Portrait of a pork noodle soup.
Rizzo, really psyched about some Asian soft drink.
Bertie with the (literally)-finger-licking good pambazo ($6) (see glamour shot below) from Tacos Xochimilco. Pambazos are a cousin to tortas, except that the bread of the sandwich is dipped in a red guajillo pepper sauce and seared on the outside, meaning your figers will be seared in sauce, too. But that's okay, when the filling--potatos, chorizo, avocado, refried beans, queso freco and shredded lettuce-- is this good, a little guajillo pepper stain is worth it in the long run. I've never seen pambazos on a menu before, and I'd like to give credit to the incredible NYC Food Guy for introducing them to me.
The pambazo, bisected.
Justin graphically devouring a pastry from Las Conchitas.
Monday, January 4, 2010
I've previously sung the praises of the 7 train, the elevated subway that cuts east-west across Manhattan and Queens, exposing the deep belly of some of the city's best ethnic eats. God, I love that train. I'd ride it start to finish, and in fact I did just that a few weeks ago, when I trekked out to its last stop, Main St/Flushing. Flushing is home to the country's largest population of Chinese immigrants east of the Rockies*. It's at once more dense and less hectic than Manhattan or Brooklyn's Chinatowns, and a real culinary wonderland. I've previously compiled entire walkable dumpling tours covering wide swaths of Flushing, but mostly focused on smallish stalls and restaurants doling out seriously cheap eats. This time, my trip was little different: I was out for dim sum, in the grandest fashion possible.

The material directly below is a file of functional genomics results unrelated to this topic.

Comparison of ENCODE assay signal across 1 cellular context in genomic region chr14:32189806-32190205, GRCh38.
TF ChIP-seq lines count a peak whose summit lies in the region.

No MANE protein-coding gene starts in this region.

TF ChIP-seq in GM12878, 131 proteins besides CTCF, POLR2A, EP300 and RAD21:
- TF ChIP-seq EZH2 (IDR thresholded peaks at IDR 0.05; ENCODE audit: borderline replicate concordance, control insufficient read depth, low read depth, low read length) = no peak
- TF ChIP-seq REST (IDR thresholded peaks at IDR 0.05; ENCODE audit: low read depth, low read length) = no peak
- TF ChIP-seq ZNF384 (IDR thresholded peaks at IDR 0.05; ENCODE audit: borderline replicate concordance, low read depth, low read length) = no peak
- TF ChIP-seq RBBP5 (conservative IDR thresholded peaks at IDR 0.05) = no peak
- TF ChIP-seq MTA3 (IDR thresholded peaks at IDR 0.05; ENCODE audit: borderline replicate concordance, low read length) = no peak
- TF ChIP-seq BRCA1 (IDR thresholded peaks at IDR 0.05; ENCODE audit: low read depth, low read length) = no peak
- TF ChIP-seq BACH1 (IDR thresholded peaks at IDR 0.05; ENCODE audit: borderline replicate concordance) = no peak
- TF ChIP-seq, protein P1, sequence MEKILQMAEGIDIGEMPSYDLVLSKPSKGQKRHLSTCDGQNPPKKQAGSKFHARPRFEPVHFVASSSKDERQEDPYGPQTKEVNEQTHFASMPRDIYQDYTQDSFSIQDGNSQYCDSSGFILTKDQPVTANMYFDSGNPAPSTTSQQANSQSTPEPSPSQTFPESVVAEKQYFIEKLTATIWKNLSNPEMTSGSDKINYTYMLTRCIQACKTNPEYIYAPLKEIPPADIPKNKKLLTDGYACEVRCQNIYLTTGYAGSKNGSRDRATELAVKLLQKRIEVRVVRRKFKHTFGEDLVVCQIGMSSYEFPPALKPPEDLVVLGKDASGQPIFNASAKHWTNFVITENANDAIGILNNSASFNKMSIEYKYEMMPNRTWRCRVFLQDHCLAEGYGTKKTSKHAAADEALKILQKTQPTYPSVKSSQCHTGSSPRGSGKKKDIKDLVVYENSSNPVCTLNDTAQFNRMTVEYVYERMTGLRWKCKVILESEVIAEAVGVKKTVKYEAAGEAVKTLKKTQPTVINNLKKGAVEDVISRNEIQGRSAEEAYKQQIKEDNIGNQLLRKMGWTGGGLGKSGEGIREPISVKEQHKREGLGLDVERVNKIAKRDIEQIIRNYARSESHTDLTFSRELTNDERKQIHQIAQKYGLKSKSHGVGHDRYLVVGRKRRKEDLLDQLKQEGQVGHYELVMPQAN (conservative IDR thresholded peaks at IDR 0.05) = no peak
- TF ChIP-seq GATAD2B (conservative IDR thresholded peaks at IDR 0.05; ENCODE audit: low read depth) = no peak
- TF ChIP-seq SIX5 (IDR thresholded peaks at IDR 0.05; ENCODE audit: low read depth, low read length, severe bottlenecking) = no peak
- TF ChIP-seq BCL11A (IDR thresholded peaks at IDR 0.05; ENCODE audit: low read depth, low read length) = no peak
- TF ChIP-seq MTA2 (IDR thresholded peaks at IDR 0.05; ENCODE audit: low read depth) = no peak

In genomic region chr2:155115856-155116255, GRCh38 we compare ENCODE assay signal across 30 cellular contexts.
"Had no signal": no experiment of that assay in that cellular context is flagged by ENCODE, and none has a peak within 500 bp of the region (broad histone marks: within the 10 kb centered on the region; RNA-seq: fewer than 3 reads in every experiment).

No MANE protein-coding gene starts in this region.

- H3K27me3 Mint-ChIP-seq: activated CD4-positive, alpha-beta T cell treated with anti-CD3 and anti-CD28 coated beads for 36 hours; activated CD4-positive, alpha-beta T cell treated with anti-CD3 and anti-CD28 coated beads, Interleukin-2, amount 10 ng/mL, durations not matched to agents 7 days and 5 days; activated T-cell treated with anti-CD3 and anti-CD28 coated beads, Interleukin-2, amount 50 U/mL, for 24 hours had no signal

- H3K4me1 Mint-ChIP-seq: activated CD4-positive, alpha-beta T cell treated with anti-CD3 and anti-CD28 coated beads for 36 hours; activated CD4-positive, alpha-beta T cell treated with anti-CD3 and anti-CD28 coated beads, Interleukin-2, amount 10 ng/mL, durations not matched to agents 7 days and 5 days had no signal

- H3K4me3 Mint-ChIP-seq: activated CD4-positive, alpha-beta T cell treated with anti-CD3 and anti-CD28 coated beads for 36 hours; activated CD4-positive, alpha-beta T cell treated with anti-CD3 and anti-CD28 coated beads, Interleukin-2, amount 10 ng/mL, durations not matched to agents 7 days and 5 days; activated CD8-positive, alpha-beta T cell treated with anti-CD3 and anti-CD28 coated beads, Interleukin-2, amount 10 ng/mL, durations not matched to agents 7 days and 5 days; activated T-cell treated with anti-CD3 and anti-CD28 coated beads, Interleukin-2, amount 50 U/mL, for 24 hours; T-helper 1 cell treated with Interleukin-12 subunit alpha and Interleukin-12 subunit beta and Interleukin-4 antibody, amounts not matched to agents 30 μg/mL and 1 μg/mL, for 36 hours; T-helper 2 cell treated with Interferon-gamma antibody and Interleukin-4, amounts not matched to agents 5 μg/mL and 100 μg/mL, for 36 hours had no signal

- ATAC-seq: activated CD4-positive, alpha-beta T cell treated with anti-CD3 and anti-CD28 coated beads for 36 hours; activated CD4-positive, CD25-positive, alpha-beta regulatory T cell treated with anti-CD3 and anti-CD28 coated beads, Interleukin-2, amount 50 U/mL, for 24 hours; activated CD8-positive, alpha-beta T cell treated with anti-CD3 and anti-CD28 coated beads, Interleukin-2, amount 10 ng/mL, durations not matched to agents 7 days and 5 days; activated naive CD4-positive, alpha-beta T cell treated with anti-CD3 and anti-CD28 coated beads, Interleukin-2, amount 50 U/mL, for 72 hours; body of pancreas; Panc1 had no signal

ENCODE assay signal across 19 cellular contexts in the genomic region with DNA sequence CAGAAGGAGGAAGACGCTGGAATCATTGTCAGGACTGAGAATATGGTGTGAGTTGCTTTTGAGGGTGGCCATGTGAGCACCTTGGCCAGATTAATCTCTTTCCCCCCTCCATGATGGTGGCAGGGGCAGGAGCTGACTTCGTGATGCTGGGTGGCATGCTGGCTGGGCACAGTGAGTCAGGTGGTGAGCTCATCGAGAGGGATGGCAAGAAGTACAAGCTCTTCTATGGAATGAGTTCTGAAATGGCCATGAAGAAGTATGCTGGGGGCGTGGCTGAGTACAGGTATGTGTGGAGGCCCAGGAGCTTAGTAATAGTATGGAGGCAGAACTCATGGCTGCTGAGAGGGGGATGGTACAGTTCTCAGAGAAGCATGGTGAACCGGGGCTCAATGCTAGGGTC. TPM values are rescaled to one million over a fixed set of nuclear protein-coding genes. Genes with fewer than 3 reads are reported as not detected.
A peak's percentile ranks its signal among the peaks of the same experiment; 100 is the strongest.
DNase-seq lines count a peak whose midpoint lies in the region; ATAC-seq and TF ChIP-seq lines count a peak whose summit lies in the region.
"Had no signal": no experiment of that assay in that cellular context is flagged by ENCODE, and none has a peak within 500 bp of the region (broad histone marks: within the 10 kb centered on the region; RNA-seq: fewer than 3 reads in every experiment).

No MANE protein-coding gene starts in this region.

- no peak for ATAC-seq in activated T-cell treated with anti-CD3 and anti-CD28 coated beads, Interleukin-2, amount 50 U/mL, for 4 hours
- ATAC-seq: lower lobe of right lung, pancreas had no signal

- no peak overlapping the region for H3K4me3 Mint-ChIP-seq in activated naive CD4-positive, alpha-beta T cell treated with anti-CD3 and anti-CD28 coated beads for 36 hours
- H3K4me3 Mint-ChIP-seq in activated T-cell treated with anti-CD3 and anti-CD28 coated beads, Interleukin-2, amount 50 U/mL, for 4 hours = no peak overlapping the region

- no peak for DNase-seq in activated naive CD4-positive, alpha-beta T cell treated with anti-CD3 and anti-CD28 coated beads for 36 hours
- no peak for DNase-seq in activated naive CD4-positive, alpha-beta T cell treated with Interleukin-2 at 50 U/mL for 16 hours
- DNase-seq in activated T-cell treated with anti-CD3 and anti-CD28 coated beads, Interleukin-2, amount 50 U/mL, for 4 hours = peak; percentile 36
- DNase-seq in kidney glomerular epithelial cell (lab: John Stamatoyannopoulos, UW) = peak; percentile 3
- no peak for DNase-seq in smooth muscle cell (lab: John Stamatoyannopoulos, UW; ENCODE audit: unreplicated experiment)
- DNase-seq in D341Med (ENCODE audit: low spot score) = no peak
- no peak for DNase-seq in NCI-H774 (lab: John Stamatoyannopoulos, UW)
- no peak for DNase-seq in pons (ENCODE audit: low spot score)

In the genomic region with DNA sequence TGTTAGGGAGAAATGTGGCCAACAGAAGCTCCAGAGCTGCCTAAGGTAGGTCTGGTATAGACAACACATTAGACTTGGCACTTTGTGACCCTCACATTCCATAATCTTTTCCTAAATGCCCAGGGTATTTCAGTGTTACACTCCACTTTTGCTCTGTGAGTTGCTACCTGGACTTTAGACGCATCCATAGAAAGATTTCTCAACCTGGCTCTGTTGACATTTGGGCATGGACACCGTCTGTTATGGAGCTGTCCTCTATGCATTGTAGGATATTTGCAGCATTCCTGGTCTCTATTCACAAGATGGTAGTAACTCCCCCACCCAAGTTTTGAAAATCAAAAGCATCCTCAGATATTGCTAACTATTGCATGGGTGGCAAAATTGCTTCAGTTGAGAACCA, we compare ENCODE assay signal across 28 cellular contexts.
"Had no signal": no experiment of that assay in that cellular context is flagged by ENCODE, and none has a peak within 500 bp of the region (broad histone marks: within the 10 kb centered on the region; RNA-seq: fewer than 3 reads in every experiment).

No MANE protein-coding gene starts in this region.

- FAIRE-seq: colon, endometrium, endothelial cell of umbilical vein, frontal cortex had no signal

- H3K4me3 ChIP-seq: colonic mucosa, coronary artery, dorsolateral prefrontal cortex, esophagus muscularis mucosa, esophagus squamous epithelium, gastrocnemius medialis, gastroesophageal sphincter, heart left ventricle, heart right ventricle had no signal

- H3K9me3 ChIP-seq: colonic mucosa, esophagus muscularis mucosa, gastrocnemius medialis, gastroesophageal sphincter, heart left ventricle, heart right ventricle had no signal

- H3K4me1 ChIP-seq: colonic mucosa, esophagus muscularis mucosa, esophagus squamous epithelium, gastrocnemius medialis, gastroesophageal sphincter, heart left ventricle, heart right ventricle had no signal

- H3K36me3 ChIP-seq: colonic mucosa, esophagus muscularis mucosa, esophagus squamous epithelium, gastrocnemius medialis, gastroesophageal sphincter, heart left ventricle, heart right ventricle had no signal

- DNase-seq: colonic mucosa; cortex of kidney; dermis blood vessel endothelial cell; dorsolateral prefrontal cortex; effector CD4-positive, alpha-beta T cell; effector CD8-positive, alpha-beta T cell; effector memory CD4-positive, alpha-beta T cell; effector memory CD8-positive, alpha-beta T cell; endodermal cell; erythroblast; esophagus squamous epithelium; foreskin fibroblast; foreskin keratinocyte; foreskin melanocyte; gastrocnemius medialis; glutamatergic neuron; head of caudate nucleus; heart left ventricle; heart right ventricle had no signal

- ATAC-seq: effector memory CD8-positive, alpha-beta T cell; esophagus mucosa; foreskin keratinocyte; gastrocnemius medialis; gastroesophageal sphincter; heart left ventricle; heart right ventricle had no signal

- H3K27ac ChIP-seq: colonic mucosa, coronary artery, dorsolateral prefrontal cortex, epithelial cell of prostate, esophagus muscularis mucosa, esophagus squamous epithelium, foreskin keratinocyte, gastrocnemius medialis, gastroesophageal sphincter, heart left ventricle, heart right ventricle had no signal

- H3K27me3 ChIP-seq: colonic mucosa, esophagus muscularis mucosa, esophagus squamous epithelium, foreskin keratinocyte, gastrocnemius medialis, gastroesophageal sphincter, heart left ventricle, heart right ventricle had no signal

Dim sum is not a casual affair in Flushing: massive, ornate banquet halls heave and ho with the weight of hundreds of diners, pressed tightly into circular tables, barking back and forth with the brusque waitstaff hawking their miniature wares. After some research, we settled on Ocean Jewels as our venue; it has a reputation for serving excellent seafood for dinner but is also renowned for their weekend dim sum feast. At Ocean Jewels, it’s best to stay seated to avoid losing a foot (or worse) to one of the ladies torpedoing down the aisles with a cart full of pork buns. It's also best to come with a group, to ensure maximum variety in dishes tasted, and it's probably best to designate one loud, slightly bossy person to deal with the cart-staff and order for the table.
Major kudos to my adventuresome friends, who woke up early on a Saturday, rode the subway for over an hour, and were promptly greeted with braised tripe and abalone dumplings. Here's a sampling of some of our wares: some were fairly standard, some a bit more advanced. We had shrimp cakes, steamed pork buns, jellified tripe, egg custards, sweet bean rolls, sautéed morning glory, chicken feet, the aforementioned abalone dumplings, and a creamy, milky dessert with lychee and mung beans. This was dim sum for the masses: nothing was transcendent, but everything was solid and fresh. And when brunch for 8 comes to a grand total of $120, I’d take the 7 there and back again.
*Lee, Jennifer 8. “In This Chinatown, Chinese Is Just a Start.” The New York Times. 23 July 2006.